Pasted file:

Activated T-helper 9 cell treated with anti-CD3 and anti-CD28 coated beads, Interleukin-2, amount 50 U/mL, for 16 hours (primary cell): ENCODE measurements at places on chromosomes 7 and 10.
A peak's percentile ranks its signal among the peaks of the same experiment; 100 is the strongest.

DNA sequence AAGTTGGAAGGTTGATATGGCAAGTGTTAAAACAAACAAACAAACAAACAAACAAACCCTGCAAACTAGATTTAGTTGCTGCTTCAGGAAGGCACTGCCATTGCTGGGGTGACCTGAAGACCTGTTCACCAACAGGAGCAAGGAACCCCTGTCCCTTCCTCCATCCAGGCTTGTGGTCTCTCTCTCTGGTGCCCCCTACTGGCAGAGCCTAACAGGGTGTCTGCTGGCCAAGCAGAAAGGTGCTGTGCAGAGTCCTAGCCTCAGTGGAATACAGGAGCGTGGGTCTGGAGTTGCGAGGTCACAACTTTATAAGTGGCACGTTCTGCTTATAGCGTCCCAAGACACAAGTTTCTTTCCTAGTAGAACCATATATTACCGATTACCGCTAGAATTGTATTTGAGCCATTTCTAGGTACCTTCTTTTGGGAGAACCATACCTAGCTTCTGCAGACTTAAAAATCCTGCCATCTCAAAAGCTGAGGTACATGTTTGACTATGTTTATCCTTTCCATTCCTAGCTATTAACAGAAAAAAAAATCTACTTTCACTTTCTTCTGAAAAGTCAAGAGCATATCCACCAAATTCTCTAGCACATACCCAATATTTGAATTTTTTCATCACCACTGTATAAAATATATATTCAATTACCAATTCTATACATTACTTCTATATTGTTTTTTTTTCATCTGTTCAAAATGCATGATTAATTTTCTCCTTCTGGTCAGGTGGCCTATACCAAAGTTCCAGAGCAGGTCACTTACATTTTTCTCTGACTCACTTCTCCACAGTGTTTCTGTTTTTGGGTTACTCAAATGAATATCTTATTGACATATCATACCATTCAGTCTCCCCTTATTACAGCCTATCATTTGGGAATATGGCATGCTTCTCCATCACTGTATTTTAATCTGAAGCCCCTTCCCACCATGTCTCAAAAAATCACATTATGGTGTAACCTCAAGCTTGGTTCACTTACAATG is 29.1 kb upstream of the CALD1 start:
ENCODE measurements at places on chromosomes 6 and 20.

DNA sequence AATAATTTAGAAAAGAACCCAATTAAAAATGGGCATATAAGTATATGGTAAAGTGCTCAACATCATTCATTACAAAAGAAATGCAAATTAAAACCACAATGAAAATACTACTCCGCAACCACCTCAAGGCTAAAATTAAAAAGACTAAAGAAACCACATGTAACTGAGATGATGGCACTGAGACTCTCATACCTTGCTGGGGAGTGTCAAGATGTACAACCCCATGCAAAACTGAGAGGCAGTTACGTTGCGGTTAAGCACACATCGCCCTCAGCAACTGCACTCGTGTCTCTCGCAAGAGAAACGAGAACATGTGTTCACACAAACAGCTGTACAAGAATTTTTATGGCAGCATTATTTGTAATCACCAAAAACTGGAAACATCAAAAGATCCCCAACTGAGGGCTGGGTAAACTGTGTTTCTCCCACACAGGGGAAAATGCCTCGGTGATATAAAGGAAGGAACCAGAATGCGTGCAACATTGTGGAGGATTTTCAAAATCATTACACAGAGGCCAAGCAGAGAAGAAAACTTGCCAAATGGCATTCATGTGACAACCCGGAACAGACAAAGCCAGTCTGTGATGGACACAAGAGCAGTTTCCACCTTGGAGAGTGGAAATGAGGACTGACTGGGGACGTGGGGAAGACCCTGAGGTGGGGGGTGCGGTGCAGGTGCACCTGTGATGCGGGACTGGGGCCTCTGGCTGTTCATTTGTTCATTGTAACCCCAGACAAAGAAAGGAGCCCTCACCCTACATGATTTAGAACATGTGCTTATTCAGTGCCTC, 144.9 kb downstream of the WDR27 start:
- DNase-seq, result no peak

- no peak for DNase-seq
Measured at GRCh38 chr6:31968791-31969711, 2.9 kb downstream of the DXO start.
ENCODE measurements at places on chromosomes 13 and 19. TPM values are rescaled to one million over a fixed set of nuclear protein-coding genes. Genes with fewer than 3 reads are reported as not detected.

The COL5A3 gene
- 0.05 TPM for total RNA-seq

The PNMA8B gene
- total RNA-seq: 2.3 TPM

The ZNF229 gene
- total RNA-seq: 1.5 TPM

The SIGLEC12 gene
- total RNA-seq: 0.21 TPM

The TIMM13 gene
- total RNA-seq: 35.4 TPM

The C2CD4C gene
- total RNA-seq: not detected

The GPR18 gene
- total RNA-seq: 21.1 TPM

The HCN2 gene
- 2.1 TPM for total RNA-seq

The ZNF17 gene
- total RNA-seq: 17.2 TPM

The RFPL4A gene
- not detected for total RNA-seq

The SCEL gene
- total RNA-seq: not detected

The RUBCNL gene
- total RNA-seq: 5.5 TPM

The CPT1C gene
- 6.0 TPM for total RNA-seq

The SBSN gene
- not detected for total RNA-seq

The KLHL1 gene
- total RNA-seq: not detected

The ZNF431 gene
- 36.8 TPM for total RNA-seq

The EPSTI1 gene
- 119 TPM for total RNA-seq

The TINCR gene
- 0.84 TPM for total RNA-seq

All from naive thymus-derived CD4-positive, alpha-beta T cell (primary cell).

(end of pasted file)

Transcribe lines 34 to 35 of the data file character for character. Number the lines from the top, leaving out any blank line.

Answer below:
The CPT1C gene
- 6.0 TPM for total RNA-seq